Most adults have never heard of the social media site Ask.fm.
It’s huge in Europe, and it has about 65 million users. But half of them are under 18 — meaning that the site’s active user base consists largely of children.
And they’re using it to hound each other to death.
So far, nine teenagers connected to Ask.fm have committed suicide after receiving scores of hateful anonymous messages on the site.
Ask.fm is ostensibly a question and answer site. You sign up, and the system allows you to pose questions that anyone else can answer, or answer questions coming from other users.
It also allows you to post anonymous questions. But the format also lets users engage each other in running battles and arguments, and to gang up on each other.
A user’s account can quickly fill up with a stream of anonymous, hurtful messages that may or may not be coming from people you know. Here’s an example:
Part of the site’s problem is that it’s a social media site with virtually no privacy settings and no real identity controls.
Facebook, by contrast, has made efforts to ensure that a high percentage of its accounts belong to real people — and it deletes the accounts of fake users.
It also has privacy controls. You can lock down your account completely, if need be, shutting out the world.
You can’t do any of that on Ask.fm.
The teens who have have killed themselves after being hounded by other users of Ask.fm are:
- Rebecca Sedwick, 12, who jumped from the top of a cement factory in Florida earlier this month.
- Hannah Smith, 14, of England, who hanged herself in early August.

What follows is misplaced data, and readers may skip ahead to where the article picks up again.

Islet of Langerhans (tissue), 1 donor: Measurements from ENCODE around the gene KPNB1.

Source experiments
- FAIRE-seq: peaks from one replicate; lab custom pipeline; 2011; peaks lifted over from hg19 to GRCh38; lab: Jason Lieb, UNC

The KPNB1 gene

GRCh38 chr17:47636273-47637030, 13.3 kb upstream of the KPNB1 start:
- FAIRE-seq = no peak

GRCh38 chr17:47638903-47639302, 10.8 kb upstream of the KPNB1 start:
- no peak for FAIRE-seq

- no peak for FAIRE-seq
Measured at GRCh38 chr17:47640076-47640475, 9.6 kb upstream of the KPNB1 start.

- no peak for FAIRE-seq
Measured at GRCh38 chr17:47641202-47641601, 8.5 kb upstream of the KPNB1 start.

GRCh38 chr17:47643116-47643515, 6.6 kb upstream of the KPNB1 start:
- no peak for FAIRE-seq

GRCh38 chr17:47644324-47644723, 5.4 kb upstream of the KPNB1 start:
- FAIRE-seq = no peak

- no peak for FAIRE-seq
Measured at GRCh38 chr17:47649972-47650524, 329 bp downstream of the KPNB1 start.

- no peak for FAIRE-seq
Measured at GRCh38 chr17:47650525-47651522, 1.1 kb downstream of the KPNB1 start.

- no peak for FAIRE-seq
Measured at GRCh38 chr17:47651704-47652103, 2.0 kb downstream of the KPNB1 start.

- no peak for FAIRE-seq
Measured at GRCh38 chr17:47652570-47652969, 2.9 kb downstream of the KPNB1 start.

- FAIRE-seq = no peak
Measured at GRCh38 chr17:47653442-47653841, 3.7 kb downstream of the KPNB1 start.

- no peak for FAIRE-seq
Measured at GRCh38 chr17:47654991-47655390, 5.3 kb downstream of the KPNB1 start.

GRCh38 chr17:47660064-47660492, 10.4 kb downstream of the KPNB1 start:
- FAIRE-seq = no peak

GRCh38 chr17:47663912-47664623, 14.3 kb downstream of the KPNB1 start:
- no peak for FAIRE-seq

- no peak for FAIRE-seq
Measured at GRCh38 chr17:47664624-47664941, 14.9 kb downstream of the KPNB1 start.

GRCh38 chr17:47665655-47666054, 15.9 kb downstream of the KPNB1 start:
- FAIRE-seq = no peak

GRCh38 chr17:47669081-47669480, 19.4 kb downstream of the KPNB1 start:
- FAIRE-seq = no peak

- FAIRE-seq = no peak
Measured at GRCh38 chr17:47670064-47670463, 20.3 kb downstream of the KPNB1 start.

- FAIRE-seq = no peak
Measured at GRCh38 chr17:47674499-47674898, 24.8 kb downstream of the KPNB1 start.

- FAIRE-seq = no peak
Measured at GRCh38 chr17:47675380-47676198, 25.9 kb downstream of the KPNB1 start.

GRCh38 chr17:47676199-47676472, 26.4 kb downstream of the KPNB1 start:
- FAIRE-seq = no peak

- Joshua Unsworth, 15, of Engand, who hanged himself in April.
- Anthony Stubbs, 16, of England, was found in a wood near his home in January 2013.
- Daniel Perry, 17, hanged himself in July 2013 after being blackmailed by a person he thought he was having an online relationship with, but was also harassed by Ask.fm users who posted to him messages such as “Kill yourself mate.”
- Jessica Laney, 16, of Florida, who hanged herself on Thanksgiving weekend, 2012.
- Ciara Pugsley, 15, of Ireland, committed suicide in a wood near her home in September 2012.
- Erin Gallagher, 13, of Ireland actually named Ask.fm in he suicide note in October 2012.
- Shannon Gallagher, 15. Erin’s sister, killed herself shortly afterward because she could not cope living without her sister.
Smith was even bullied after her death. Members of the notorious 4chan bulletin board /b/ — a site dedicated to bringing out the worst in anonymous users — even wrote insulting remarks on her Facebook memorial page:
They appear to be aimed at girls who have been the victim of online bullying and need to be cheered up, in a sort of online solidarity. Here’s what they look like:
Ask.fm’s founder, Mark Terebin, has blamed the media for the suicides, and Ask.fm’s own users:
Ask.fm has since beefed up it abuse controls. It will make an abuse reporting button more visible on the site, add a dedicated category for abusive behaviour, and restrict the way anonymous users can use use the site.
The changes will be fully implemented by spring 2014, the company says:
In the light of recent events highlighting the impact online bullying and harassment can have on young people, we engaged professional advisors to conduct a full and independent audit of our site and its safety features.
This audit has now been completed. Based on the findings and the recommendations that were made, we can today announce our commitment to making changes to Ask.fm’s existing policies in three core areas: reporting and moderation, registration and corporate visibility.
Read the company’s full statement here.
If you or someone you know may be at risk of suicide contact Lifeline on 13 11 14.